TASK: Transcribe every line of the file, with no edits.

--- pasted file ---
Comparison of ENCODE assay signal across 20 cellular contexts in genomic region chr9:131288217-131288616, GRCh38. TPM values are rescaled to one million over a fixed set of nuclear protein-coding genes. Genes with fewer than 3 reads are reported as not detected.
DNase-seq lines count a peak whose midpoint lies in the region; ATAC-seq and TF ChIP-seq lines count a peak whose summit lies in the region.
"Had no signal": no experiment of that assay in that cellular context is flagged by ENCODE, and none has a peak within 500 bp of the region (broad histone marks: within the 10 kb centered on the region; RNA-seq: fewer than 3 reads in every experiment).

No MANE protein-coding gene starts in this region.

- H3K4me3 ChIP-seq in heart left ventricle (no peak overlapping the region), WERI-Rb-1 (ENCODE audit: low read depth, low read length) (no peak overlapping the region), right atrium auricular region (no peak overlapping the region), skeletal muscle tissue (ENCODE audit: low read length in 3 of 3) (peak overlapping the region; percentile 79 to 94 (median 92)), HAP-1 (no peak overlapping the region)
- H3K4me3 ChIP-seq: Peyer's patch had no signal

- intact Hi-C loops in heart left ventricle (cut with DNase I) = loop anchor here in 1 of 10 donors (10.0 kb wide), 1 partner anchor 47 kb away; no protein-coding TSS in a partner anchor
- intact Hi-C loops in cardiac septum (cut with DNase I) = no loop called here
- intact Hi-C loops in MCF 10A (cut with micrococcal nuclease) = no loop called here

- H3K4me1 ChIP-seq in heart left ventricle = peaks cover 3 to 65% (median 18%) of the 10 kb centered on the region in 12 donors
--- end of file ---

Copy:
Comparison of ENCODE assay signal across 20 cellular contexts in genomic region chr9:131288217-131288616, GRCh38. TPM values are rescaled to one million over a fixed set of nuclear protein-coding genes. Genes with fewer than 3 reads are reported as not detected.
DNase-seq lines count a peak whose midpoint lies in the region; ATAC-seq and TF ChIP-seq lines count a peak whose summit lies in the region.
"Had no signal": no experiment of that assay in that cellular context is flagged by ENCODE, and none has a peak within 500 bp of the region (broad histone marks: within the 10 kb centered on the region; RNA-seq: fewer than 3 reads in every experiment).

No MANE protein-coding gene starts in this region.

- H3K4me3 ChIP-seq in heart left ventricle (no peak overlapping the region), WERI-Rb-1 (ENCODE audit: low read depth, low read length) (no peak overlapping the region), right atrium auricular region (no peak overlapping the region), skeletal muscle tissue (ENCODE audit: low read length in 3 of 3) (peak overlapping the region; percentile 79 to 94 (median 92)), HAP-1 (no peak overlapping the region)
- H3K4me3 ChIP-seq: Peyer's patch had no signal

- intact Hi-C loops in heart left ventricle (cut with DNase I) = loop anchor here in 1 of 10 donors (10.0 kb wide), 1 partner anchor 47 kb away; no protein-coding TSS in a partner anchor
- intact Hi-C loops in cardiac septum (cut with DNase I) = no loop called here
- intact Hi-C loops in MCF 10A (cut with micrococcal nuclease) = no loop called here

- H3K4me1 ChIP-seq in heart left ventricle = peaks cover 3 to 65% (median 18%) of the 10 kb centered on the region in 12 donors